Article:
Rocksmith launches in the UK this week, and producer Jason Schroeder has shared new details around the game's initial concept and why he feels that it wasn't inspired by the success of both Guitar Hero or Rock Band.
Speaking with AusGamers, Schroeder discussed Rocksmith's conception, "I think it’s a long road that led from no game to Rocksmith, but I think a lot of it was: the industry and musicians and everyone saying 'oh, these games are cool, but someone should do it with a real guitar'. Everyone thought 'someone should do it; someone should do it'."
"Then Ubisoft ended up with a technology for a game called Guitar Rising,"Schroeder added, "that was out in the world - it was basically a PC tech demo of note detection -- and that project was given to our Creative Director Paul Cross and Senior Producer Nao Higo, and they’re game people - they had no idea how to play guitar."
"So they were one of the first project teams to look at one of these real instrument games, and come at it from a purely game design perspective and say 'well, what do we need to do to make it fun, and make it work for us?'. So Guitar Rising became Rocksmith, as they changed it from a horizontal scrolling tab - which didn’t work for a non guitar player - to the vertical scrolling notes that we have now."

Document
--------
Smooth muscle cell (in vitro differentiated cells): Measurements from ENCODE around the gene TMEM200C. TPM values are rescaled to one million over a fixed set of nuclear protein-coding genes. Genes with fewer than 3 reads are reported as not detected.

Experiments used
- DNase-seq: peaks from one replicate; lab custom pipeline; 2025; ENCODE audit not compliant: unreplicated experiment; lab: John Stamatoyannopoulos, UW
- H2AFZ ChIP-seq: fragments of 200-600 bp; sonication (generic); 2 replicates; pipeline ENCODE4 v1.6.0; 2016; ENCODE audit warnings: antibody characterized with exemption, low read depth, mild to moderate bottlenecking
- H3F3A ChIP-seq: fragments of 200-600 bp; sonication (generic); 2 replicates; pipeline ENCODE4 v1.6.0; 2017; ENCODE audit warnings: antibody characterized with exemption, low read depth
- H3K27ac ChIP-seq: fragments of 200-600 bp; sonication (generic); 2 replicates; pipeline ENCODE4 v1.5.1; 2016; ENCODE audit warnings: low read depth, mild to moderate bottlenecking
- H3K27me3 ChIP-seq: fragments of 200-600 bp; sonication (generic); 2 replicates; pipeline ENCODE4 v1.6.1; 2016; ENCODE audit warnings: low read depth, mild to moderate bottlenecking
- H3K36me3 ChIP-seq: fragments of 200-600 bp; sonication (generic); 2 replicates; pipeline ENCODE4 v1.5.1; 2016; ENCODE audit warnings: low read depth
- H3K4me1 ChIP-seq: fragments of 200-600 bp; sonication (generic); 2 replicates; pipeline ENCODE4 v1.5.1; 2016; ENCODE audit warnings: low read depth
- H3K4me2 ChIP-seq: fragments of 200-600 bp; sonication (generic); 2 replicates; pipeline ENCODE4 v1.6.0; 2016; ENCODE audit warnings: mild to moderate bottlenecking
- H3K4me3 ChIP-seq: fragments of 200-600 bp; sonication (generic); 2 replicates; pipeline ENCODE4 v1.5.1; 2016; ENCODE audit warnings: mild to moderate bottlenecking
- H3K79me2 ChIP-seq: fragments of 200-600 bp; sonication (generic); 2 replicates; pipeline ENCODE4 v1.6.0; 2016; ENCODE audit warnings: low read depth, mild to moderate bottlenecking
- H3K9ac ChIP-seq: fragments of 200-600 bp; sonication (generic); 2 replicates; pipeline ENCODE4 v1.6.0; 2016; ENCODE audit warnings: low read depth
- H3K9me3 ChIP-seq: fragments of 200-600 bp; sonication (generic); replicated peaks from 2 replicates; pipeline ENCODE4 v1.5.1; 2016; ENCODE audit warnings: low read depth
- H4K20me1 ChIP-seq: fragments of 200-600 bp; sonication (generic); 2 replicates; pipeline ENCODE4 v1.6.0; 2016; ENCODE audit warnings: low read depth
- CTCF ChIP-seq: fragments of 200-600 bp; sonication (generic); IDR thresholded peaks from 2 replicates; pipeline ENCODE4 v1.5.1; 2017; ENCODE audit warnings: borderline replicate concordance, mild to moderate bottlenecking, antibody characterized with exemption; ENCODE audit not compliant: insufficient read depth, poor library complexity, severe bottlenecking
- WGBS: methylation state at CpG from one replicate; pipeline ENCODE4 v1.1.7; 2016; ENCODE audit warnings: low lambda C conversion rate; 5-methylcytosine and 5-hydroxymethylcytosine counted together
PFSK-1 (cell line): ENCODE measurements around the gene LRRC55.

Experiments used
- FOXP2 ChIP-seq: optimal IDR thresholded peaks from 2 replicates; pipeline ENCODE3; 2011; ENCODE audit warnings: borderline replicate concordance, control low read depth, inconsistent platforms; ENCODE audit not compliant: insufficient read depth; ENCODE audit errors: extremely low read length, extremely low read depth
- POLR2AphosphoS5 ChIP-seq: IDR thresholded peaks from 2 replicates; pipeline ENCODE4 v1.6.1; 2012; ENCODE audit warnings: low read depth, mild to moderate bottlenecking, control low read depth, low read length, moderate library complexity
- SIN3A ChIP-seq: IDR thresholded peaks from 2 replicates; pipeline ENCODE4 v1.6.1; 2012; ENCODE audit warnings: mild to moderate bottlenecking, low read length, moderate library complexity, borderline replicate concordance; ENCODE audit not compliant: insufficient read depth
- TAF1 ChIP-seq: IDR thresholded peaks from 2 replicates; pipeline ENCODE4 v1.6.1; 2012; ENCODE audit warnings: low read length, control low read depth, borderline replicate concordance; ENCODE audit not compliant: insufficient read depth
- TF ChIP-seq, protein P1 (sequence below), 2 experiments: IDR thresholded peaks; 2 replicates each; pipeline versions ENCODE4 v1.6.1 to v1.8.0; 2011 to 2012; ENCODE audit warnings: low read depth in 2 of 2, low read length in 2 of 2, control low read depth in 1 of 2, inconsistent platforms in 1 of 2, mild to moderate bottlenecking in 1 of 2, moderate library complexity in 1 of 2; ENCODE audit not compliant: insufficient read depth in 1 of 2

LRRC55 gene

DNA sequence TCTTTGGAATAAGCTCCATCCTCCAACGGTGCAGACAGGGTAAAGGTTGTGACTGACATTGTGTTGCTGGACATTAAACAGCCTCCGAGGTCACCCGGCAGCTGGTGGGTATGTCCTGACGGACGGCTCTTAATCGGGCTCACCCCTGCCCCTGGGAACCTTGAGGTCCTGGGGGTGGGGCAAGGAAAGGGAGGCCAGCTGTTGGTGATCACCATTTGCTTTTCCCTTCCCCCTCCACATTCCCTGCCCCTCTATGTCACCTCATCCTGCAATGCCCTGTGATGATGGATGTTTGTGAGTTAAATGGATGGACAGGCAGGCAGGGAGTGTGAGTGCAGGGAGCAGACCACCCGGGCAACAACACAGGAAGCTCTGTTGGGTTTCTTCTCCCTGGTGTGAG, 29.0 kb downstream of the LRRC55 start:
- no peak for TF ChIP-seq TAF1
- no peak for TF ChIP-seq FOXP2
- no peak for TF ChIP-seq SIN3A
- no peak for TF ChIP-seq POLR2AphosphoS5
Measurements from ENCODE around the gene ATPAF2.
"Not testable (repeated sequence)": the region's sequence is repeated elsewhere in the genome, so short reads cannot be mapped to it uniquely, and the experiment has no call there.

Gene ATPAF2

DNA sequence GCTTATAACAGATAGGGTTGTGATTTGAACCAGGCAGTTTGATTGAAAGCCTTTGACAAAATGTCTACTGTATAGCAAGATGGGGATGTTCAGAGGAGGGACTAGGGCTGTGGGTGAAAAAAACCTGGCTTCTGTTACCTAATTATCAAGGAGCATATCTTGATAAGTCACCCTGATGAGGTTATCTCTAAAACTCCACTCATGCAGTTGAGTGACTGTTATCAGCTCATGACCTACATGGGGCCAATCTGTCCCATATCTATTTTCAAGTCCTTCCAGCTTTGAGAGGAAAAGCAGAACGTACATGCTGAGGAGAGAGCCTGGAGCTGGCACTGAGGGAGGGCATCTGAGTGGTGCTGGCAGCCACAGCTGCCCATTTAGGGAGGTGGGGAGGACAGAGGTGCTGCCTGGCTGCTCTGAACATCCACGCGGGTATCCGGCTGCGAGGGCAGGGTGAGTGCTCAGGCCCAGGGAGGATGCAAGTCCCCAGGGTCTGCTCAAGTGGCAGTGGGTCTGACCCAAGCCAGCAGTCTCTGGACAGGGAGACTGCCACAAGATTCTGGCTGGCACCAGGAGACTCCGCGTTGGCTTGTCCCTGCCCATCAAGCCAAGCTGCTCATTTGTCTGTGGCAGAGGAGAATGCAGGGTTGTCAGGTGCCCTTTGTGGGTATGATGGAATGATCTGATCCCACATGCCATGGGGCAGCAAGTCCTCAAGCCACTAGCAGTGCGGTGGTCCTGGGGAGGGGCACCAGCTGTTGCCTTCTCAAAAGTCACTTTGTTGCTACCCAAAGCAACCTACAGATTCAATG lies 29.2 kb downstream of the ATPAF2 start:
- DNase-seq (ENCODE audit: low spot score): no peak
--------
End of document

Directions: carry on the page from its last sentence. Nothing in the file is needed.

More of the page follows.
"And it changed from selecting your difficulty," Schroeder concluded, "and being able to get yourself into a lot of overwhelming trouble -- where you would decide you’re going to give up, because you’re never going to play that many notes -- to dynamic difficulty, which is just: when you get a note correct, and prove that you’re able to keep up with the game, we’ll just keeping adding in more notes until you’re challenged."
Rocksmith is a challenging game but it does indeed help anyone who wants to try and learn guitar or bass. You can check it out across Europe from September 28th.